The entire interstitium is densely infiltrated with a monomorphic population of lymphocytes (hematoxylin and eosin stain, medium power).

Some degree of renal infiltration in CLL is common, occurring in up to 90% of cases at necropsy, but the incidence of marked infiltration is probably much less. Barcos and colleagues[1] reported on 109 patients with CLL and found a 63% incidence of renal involvement, but there is no quantitation of the degree of involvement. Schwartz and Shamsuddin[2] reported on 47 patients with CLL evaluated at autopsy. They found leukemic involvement in 90% of patients, but noted that the infiltration occurred in only 4 cases in a more diffuse, although still well-defined, manner. Of interest, they also noted a strong association between the areas of infiltrate and the presence of fibrosis in the same areas. Xiao and coworkers[3] noted renal involvement in 4 of 9 cases of CLL. However, when the degree of renal infiltration was evaluated semiquantitatively, only one of the 9 cases (11%) had marked infiltration. Norris and Wiener[4] noted renal infiltrates in 64% (41 of 64) of patients with CLL evaluated at necropsy. They divided the leukemic infiltrate into 2 gross forms. In the first type, nodules of varying size were found, usually in a cortical distribution. The second form was described as a rather diffuse infiltration. The frequency of each type was not quantified, but diffuse renal replacement by leukemic infiltrates was described as rare. Schwarze[5] noted renal infiltrates in 8 of 9 cases of CLL. However, infiltration was classified as only moderate in 5 cases and as low in the other 3 cases.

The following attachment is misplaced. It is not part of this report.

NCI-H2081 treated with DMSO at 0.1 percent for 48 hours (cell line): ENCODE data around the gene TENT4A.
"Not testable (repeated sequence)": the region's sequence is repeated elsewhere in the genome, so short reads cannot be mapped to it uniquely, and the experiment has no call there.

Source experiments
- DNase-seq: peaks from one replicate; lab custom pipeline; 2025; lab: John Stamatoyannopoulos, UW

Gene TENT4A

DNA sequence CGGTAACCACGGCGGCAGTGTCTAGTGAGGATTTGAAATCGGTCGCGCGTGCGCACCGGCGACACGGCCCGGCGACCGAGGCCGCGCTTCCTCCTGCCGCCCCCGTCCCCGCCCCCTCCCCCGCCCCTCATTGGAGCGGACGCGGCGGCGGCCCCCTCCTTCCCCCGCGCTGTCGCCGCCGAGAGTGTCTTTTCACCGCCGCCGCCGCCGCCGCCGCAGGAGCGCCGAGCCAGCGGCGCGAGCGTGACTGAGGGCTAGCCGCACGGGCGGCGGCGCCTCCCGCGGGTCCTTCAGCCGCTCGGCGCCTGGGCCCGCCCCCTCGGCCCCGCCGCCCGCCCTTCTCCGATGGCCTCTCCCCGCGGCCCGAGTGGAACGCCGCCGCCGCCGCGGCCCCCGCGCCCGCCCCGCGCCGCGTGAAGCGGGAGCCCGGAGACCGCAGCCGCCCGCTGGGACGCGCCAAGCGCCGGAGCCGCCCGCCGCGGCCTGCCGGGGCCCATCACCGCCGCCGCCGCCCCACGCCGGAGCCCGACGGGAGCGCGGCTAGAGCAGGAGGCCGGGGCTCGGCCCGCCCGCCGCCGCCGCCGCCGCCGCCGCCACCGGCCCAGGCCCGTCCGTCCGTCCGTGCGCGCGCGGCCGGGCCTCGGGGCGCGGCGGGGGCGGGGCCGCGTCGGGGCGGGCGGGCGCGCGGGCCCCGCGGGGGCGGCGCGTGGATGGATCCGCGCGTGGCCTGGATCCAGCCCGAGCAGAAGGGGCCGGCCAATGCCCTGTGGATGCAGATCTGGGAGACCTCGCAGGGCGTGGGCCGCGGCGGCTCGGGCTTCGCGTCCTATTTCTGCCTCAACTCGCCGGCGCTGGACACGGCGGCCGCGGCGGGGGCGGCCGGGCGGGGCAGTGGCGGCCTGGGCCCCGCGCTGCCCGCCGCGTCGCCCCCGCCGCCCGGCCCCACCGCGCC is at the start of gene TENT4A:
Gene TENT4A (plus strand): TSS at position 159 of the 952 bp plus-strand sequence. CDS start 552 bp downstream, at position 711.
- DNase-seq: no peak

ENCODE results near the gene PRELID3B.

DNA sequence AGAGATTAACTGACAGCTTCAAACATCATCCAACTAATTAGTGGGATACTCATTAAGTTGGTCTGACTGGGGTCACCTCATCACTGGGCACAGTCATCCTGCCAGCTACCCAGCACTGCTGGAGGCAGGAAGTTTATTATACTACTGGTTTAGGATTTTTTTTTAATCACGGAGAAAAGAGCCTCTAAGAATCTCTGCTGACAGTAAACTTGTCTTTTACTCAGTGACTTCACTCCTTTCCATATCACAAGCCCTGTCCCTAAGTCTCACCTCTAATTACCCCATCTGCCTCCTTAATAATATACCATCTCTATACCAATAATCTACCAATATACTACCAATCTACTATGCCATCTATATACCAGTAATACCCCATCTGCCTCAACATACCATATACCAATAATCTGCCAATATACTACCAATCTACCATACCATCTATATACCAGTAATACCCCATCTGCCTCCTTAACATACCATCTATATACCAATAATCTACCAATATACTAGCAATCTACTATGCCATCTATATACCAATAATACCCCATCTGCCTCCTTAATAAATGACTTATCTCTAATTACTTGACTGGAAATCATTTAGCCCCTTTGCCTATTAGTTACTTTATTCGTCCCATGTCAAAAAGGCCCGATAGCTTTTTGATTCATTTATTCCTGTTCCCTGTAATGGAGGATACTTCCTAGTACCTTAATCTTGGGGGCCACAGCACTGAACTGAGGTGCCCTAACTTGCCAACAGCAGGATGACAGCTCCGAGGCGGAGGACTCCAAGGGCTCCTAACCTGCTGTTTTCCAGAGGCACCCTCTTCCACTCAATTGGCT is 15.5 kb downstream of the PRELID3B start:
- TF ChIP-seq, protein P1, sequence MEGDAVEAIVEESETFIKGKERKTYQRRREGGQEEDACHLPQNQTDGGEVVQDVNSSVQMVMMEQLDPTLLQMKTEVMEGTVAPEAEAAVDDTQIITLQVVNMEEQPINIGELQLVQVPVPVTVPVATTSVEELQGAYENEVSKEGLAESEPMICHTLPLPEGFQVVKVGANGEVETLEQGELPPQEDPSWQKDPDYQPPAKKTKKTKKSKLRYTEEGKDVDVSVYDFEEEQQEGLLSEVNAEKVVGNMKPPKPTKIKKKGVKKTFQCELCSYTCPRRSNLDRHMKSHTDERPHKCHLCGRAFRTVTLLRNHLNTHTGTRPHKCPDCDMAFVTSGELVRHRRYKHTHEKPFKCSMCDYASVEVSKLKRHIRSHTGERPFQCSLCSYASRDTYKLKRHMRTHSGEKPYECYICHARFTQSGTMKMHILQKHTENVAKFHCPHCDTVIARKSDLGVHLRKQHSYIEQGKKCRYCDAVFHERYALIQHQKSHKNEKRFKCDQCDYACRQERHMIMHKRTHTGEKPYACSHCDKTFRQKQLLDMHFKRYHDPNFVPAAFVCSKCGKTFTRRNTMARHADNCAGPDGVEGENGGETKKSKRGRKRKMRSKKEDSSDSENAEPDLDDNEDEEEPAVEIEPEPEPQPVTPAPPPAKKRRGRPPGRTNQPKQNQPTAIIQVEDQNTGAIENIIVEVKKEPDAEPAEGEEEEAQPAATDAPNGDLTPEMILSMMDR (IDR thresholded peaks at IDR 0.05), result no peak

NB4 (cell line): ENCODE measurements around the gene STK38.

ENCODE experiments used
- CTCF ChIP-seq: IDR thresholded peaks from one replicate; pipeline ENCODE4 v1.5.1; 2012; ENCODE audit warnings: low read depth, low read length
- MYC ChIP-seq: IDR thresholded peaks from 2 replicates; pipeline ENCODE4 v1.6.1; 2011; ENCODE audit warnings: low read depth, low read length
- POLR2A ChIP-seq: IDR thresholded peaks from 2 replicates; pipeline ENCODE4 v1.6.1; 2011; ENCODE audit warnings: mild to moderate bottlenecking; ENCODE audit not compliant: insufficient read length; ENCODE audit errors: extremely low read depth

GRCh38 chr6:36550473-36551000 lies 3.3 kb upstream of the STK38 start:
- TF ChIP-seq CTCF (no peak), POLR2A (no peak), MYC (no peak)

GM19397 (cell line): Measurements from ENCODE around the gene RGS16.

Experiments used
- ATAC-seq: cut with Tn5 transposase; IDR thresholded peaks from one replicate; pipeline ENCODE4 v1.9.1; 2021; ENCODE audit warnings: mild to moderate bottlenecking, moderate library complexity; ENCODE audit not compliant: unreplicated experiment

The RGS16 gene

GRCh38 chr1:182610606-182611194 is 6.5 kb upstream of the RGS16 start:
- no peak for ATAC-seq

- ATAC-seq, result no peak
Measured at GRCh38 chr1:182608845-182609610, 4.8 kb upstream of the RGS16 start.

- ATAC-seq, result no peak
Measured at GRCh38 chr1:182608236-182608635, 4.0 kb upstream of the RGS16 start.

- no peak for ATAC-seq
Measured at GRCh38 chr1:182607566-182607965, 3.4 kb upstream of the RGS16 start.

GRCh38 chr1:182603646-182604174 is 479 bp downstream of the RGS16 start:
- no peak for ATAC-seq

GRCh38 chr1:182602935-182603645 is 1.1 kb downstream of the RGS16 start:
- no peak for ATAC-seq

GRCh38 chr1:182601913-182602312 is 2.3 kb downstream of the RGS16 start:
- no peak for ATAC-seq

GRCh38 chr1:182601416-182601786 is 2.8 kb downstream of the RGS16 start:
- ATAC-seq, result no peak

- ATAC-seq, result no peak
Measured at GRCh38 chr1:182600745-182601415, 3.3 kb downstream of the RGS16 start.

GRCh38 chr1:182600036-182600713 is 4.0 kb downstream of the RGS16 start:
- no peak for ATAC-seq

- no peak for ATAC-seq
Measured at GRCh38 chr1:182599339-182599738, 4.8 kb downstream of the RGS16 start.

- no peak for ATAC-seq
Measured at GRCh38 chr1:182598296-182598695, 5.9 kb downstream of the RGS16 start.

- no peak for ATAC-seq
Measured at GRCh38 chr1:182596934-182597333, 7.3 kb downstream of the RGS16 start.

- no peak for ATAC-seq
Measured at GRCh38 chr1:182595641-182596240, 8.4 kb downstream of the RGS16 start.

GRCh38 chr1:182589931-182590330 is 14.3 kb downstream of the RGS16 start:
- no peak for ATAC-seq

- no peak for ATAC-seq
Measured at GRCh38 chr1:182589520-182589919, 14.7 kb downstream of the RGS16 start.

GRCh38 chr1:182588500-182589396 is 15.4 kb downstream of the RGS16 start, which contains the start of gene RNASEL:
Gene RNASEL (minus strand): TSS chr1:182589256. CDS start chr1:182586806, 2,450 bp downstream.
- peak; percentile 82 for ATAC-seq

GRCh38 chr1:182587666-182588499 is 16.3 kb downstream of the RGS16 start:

In addition, renal dysfunction attributable to leukemic infiltration is rare. When it does occur, it has been suggested that the diffuse infiltration compresses the renal tubules and microvasculature, resulting in intrarenal obstruction and ischemia. Norris and Wiener[4] found no association between renal infiltrates and renal dysfunction. Da'as and colleagues[6] reviewed 700 patients with documented lymphoma and CLL over 10 years and found 83 patients with acute renal insufficiency. Seventeen of these patients had CLL, but renal failure was believed to be related to CLL in only 3 patients, and renal failure wasn't found to be related to leukemic infiltration in any of these patients.